Forum: NGINX Proxy to upstream HTTPS server *without* any keys/certs in nginx

569740d396088cee5d60bb6e04e5268d?d=identicon&s=25 Gary Chodos (Guest)
on 2013-09-24 19:56
(Received via mailing list)
Hello,

We are researching which tools would allow us to do what is described in
the subject.

After searching the archives here and in other places like
stackoverflow,
there seems to be conflicting info on whether this is possible.  Perhaps
it
was not doable early in nginx's life but is now?  Based on the below
link
(which notes the upstream and reverse proxy modules), can we now have
nginx
listen on 443, and pass browser requests to it on to an upstream HTTPS
server which actually serves content, has the certs/keys and takes care
of
SSL handshake etc?  In our use case we cannot house any keys/certs on
the
nginx box so must proxy everything (including SSL) to the upstream https
box, as if the end user (who makes the request from the browser) hit the
upstream server directly, and doesn't have any missing or mismatching
certificate errors.

http://stackoverflow.com/questions/15394904/nginx-...

I hope my question is clear.  Thanks for your help.

Gary
34011bc56457235a2caa5ed1d4a29f3c?d=identicon&s=25 Jonathan Matthews (Guest)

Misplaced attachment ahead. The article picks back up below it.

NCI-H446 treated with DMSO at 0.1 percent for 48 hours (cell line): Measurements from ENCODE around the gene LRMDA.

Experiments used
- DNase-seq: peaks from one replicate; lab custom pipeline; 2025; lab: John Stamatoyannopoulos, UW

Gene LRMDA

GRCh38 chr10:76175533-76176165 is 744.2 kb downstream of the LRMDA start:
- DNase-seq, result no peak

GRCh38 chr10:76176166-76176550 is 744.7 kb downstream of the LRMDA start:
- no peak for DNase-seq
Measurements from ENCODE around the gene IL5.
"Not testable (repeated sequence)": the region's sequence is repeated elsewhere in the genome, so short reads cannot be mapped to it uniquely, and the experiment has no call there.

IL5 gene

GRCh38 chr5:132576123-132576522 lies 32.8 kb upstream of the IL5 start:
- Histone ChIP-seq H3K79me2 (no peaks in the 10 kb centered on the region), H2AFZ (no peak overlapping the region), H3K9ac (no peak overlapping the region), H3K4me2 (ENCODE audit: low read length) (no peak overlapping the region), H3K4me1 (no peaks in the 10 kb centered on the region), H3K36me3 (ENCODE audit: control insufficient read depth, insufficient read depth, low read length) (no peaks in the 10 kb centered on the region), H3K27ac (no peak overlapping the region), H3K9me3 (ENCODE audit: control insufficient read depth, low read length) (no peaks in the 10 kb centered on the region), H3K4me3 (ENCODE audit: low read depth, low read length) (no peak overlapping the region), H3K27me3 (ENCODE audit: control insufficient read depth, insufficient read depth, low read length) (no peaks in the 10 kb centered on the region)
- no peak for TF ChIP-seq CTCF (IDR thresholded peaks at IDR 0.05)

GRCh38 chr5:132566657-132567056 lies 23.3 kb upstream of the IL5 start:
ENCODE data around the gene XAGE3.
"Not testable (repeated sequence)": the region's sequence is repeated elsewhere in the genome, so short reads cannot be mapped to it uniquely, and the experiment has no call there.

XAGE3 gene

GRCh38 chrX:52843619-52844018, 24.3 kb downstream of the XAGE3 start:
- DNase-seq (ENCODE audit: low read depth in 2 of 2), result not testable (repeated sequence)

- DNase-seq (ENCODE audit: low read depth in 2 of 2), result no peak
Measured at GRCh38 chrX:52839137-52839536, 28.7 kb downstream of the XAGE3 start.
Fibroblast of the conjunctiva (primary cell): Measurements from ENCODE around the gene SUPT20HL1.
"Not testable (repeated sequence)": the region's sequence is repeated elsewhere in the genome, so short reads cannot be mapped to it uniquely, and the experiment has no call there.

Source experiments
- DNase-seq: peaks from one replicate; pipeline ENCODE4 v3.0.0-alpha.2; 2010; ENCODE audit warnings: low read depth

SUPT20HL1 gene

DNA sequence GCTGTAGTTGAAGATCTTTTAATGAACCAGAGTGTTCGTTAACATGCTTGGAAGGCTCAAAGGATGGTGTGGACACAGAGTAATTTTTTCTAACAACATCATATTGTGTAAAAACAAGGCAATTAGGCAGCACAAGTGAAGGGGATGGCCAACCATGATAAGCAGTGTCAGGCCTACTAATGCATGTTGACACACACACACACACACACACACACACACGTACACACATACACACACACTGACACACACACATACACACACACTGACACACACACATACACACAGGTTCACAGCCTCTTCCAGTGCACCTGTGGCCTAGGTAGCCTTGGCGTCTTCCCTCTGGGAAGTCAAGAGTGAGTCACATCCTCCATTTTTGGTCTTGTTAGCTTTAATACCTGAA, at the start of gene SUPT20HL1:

on 2013-09-24 20:24
(Received via mailing list)
On 24 Sep 2013 18:55, "Gary Chodos" <gchodos@gmail.com> wrote:
>
> Hello,
>
> We are researching which tools would allow us to do what is described in
the subject.
>
> After searching the archives here and in other places like stackoverflow,
there seems to be conflicting info on whether this is possible.  Perhaps
it
was not doable early in nginx's life but is now?  Based on the below
link
(which notes the upstream and reverse proxy modules), can we now have
nginx
listen on 443, and pass browser requests to it on to an upstream HTTPS
server which actually serves content, has the certs/keys and takes care
of
SSL handshake etc?

I don't believe so, no.

> In our use case we cannot house any keys/certs on the nginx box so
must proxy everything (including SSL) to the upstream https box, as if
the
end user (who makes the request from the browser) hit the upstream
server
directly, and doesn't have any missing or mismatching certificate
errors.

It sounds like you just need a TCP-layer proxy. I suggest HAProxy in TCP
mode.

>
http://stackoverflow.com/questions/15394904/nginx-...

I don't believe the answer there is correct. I don't believe you can
reverse-proxy an SSL connection into nginx without terminating it first,
using local certs.

I will happily be shown I'm wrong, however :-)

HTH,
Jonathan
569740d396088cee5d60bb6e04e5268d?d=identicon&s=25 Gary Chodos (Guest)
on 2013-09-25 16:58
(Received via mailing list)
On Tuesday, September 24, 2013, Jonathan Matthews wrote:

> possible.  Perhaps it was not doable early in nginx's life but is now?
> directly, and doesn't have any missing or mismatching certificate errors.
>
> It sounds like you just need a TCP-layer proxy. I suggest HAProxy in TCP
> mode.
>

Bingo!  This works perfectly.  Thanks.

Gary
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